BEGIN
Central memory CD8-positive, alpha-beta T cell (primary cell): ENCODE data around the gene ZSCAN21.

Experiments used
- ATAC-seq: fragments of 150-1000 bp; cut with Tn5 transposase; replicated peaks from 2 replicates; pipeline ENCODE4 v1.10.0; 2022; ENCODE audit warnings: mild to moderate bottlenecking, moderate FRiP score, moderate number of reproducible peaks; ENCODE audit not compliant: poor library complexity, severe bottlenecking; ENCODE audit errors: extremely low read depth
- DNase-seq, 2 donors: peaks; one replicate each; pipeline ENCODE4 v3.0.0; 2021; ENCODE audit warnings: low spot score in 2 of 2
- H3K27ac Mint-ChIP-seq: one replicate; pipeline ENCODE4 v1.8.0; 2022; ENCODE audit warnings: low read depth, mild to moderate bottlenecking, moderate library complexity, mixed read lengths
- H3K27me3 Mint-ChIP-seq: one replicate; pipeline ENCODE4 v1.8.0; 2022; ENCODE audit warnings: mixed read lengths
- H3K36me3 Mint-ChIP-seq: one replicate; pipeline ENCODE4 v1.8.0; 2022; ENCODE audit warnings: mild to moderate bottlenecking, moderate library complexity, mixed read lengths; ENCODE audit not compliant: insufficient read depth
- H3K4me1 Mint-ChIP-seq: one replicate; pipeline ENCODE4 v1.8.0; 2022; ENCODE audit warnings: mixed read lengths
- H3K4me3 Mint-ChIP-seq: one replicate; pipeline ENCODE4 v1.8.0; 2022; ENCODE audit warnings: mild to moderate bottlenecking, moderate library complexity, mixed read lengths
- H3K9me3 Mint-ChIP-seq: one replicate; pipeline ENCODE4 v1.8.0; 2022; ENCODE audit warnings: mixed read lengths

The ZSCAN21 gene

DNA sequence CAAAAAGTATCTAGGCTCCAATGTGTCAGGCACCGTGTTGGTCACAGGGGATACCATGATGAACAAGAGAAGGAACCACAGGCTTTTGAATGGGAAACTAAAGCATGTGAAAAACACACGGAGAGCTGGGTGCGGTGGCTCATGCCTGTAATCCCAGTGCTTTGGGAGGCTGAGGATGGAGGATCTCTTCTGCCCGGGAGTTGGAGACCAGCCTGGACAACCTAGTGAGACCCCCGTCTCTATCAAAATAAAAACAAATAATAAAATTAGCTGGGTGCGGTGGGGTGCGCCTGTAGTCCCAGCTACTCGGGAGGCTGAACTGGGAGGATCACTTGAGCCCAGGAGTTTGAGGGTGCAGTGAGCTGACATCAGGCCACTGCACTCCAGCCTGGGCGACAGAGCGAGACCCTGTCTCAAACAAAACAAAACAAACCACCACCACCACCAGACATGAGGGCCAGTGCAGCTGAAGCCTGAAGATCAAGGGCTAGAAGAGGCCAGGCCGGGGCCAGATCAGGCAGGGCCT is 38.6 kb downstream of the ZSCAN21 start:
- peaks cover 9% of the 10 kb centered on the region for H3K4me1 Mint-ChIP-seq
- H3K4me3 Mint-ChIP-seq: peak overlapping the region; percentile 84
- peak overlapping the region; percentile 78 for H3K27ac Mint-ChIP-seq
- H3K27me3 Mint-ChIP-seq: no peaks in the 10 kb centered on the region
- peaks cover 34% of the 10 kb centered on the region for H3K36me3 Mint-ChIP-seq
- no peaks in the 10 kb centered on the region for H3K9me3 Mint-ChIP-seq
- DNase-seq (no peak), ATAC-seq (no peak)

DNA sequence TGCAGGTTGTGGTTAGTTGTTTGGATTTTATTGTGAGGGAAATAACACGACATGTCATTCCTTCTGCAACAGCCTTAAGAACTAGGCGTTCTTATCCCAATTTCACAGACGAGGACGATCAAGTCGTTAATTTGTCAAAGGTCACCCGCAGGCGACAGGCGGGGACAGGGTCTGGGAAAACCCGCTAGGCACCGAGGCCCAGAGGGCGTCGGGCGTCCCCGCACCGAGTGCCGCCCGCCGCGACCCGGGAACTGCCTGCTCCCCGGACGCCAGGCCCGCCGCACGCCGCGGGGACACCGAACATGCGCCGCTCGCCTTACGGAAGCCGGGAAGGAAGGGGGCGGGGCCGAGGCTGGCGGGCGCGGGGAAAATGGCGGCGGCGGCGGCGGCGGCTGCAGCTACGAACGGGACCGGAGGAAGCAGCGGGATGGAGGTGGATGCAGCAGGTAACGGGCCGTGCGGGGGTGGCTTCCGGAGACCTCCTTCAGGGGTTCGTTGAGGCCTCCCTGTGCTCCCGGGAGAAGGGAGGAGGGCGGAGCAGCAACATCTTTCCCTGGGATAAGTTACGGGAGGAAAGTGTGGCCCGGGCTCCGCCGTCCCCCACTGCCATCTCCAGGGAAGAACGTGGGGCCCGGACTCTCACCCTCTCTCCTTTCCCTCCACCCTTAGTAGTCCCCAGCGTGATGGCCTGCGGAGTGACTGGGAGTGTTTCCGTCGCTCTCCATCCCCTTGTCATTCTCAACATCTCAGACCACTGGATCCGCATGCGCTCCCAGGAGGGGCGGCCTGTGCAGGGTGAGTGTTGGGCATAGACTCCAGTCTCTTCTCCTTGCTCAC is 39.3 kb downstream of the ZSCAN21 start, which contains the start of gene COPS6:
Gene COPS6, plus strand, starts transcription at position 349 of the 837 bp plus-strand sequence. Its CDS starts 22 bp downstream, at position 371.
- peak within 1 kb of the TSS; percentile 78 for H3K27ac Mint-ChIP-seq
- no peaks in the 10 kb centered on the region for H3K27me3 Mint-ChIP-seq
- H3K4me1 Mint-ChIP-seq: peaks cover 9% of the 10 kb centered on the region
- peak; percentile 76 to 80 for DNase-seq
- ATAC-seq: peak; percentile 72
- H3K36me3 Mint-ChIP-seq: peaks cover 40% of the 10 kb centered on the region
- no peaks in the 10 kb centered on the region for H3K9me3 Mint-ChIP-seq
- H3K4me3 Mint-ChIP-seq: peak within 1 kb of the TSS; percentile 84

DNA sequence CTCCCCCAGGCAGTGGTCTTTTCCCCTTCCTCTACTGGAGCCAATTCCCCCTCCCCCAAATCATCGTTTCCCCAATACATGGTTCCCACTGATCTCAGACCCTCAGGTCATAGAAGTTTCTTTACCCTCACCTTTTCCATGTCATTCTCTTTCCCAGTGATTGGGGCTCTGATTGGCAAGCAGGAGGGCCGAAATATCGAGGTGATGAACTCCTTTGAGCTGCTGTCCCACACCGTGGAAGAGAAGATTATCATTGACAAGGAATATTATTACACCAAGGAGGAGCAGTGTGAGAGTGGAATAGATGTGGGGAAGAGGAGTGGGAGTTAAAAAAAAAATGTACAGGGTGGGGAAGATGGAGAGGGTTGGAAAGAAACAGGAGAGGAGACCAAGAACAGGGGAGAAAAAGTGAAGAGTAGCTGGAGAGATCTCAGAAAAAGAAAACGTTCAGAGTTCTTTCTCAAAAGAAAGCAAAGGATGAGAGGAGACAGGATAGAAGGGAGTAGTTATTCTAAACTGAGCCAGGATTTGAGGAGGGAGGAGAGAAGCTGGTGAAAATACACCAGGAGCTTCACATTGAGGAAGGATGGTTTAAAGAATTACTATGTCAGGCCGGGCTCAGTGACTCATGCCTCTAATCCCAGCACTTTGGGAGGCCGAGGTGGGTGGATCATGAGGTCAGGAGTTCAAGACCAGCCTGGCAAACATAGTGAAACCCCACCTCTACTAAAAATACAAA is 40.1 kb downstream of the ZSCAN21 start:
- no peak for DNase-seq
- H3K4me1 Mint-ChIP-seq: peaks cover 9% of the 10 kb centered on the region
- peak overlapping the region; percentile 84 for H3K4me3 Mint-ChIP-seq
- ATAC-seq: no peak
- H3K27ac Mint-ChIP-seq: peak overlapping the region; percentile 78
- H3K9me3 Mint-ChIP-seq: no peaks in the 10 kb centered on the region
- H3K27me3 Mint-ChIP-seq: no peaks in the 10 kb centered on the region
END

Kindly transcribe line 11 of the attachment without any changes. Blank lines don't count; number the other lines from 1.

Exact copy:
The ZSCAN21 gene